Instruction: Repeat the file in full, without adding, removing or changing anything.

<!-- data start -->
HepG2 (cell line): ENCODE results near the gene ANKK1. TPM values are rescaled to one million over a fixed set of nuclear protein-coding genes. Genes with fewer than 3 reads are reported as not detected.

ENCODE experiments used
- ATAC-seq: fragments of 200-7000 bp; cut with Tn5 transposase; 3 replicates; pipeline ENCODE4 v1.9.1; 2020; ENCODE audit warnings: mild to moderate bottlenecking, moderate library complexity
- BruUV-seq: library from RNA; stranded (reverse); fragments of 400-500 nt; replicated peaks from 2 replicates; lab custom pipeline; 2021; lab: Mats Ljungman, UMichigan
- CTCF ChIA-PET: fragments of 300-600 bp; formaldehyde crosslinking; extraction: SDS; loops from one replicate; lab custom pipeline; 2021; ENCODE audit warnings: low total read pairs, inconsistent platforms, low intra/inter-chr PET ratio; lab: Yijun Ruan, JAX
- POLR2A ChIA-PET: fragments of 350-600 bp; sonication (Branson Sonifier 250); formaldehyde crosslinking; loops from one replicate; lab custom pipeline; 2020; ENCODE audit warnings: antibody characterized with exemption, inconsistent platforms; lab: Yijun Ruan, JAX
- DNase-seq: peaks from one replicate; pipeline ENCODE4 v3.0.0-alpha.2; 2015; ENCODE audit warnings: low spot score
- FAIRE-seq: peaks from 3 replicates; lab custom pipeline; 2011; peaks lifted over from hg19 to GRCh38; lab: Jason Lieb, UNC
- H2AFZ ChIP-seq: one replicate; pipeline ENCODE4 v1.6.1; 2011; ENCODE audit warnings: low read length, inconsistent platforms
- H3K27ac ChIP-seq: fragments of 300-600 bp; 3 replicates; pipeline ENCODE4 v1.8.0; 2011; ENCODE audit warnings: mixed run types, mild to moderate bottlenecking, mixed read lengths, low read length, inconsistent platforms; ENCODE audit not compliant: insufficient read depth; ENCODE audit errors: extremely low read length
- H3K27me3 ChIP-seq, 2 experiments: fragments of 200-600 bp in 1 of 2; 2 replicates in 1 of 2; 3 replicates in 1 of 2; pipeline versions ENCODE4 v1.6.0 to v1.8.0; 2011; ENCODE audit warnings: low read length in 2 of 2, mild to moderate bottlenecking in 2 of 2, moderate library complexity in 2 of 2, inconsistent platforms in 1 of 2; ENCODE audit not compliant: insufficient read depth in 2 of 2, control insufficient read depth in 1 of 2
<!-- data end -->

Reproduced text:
HepG2 (cell line): ENCODE results near the gene ANKK1. TPM values are rescaled to one million over a fixed set of nuclear protein-coding genes. Genes with fewer than 3 reads are reported as not detected.

ENCODE experiments used
- ATAC-seq: fragments of 200-7000 bp; cut with Tn5 transposase; 3 replicates; pipeline ENCODE4 v1.9.1; 2020; ENCODE audit warnings: mild to moderate bottlenecking, moderate library complexity
- BruUV-seq: library from RNA; stranded (reverse); fragments of 400-500 nt; replicated peaks from 2 replicates; lab custom pipeline; 2021; lab: Mats Ljungman, UMichigan
- CTCF ChIA-PET: fragments of 300-600 bp; formaldehyde crosslinking; extraction: SDS; loops from one replicate; lab custom pipeline; 2021; ENCODE audit warnings: low total read pairs, inconsistent platforms, low intra/inter-chr PET ratio; lab: Yijun Ruan, JAX
- POLR2A ChIA-PET: fragments of 350-600 bp; sonication (Branson Sonifier 250); formaldehyde crosslinking; loops from one replicate; lab custom pipeline; 2020; ENCODE audit warnings: antibody characterized with exemption, inconsistent platforms; lab: Yijun Ruan, JAX
- DNase-seq: peaks from one replicate; pipeline ENCODE4 v3.0.0-alpha.2; 2015; ENCODE audit warnings: low spot score
- FAIRE-seq: peaks from 3 replicates; lab custom pipeline; 2011; peaks lifted over from hg19 to GRCh38; lab: Jason Lieb, UNC
- H2AFZ ChIP-seq: one replicate; pipeline ENCODE4 v1.6.1; 2011; ENCODE audit warnings: low read length, inconsistent platforms
- H3K27ac ChIP-seq: fragments of 300-600 bp; 3 replicates; pipeline ENCODE4 v1.8.0; 2011; ENCODE audit warnings: mixed run types, mild to moderate bottlenecking, mixed read lengths, low read length, inconsistent platforms; ENCODE audit not compliant: insufficient read depth; ENCODE audit errors: extremely low read length
- H3K27me3 ChIP-seq, 2 experiments: fragments of 200-600 bp in 1 of 2; 2 replicates in 1 of 2; 3 replicates in 1 of 2; pipeline versions ENCODE4 v1.6.0 to v1.8.0; 2011; ENCODE audit warnings: low read length in 2 of 2, mild to moderate bottlenecking in 2 of 2, moderate library complexity in 2 of 2, inconsistent platforms in 1 of 2; ENCODE audit not compliant: insufficient read depth in 2 of 2, control insufficient read depth in 1 of 2